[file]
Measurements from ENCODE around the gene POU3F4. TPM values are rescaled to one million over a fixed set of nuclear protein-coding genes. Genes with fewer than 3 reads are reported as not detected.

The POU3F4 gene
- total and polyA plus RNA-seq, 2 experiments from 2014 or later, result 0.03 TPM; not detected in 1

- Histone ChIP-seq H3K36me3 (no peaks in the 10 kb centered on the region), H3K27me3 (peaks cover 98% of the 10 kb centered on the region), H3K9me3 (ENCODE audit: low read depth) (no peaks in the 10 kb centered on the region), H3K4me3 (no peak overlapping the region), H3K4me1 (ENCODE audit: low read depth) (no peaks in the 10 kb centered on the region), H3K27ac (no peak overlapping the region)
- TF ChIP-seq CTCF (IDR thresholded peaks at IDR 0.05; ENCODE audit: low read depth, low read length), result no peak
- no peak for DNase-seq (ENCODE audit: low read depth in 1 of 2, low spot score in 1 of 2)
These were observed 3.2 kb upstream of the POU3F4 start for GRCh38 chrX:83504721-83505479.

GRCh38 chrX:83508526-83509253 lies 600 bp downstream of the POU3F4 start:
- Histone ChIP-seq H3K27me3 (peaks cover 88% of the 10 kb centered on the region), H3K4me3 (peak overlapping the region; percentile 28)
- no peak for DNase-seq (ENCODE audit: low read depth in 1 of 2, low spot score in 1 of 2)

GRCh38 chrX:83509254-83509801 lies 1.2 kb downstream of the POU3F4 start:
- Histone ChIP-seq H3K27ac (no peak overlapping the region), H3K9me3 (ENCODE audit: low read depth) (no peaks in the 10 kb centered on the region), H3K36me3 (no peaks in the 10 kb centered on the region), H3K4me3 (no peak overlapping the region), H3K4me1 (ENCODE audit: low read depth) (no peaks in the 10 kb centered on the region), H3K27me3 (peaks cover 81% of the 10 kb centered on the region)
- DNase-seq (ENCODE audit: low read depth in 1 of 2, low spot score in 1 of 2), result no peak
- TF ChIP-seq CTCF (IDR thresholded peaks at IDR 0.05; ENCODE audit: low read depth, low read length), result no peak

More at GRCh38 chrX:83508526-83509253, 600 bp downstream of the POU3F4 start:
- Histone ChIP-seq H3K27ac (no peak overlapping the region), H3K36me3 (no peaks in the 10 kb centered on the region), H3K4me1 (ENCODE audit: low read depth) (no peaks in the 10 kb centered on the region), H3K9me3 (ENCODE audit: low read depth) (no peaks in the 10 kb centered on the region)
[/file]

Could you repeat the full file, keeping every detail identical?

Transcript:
Measurements from ENCODE around the gene POU3F4. TPM values are rescaled to one million over a fixed set of nuclear protein-coding genes. Genes with fewer than 3 reads are reported as not detected.

The POU3F4 gene
- total and polyA plus RNA-seq, 2 experiments from 2014 or later, result 0.03 TPM; not detected in 1

- Histone ChIP-seq H3K36me3 (no peaks in the 10 kb centered on the region), H3K27me3 (peaks cover 98% of the 10 kb centered on the region), H3K9me3 (ENCODE audit: low read depth) (no peaks in the 10 kb centered on the region), H3K4me3 (no peak overlapping the region), H3K4me1 (ENCODE audit: low read depth) (no peaks in the 10 kb centered on the region), H3K27ac (no peak overlapping the region)
- TF ChIP-seq CTCF (IDR thresholded peaks at IDR 0.05; ENCODE audit: low read depth, low read length), result no peak
- no peak for DNase-seq (ENCODE audit: low read depth in 1 of 2, low spot score in 1 of 2)
These were observed 3.2 kb upstream of the POU3F4 start for GRCh38 chrX:83504721-83505479.

GRCh38 chrX:83508526-83509253 lies 600 bp downstream of the POU3F4 start:
- Histone ChIP-seq H3K27me3 (peaks cover 88% of the 10 kb centered on the region), H3K4me3 (peak overlapping the region; percentile 28)
- no peak for DNase-seq (ENCODE audit: low read depth in 1 of 2, low spot score in 1 of 2)

GRCh38 chrX:83509254-83509801 lies 1.2 kb downstream of the POU3F4 start:
- Histone ChIP-seq H3K27ac (no peak overlapping the region), H3K9me3 (ENCODE audit: low read depth) (no peaks in the 10 kb centered on the region), H3K36me3 (no peaks in the 10 kb centered on the region), H3K4me3 (no peak overlapping the region), H3K4me1 (ENCODE audit: low read depth) (no peaks in the 10 kb centered on the region), H3K27me3 (peaks cover 81% of the 10 kb centered on the region)
- DNase-seq (ENCODE audit: low read depth in 1 of 2, low spot score in 1 of 2), result no peak
- TF ChIP-seq CTCF (IDR thresholded peaks at IDR 0.05; ENCODE audit: low read depth, low read length), result no peak

More at GRCh38 chrX:83508526-83509253, 600 bp downstream of the POU3F4 start:
- Histone ChIP-seq H3K27ac (no peak overlapping the region), H3K36me3 (no peaks in the 10 kb centered on the region), H3K4me1 (ENCODE audit: low read depth) (no peaks in the 10 kb centered on the region), H3K9me3 (ENCODE audit: low read depth) (no peaks in the 10 kb centered on the region)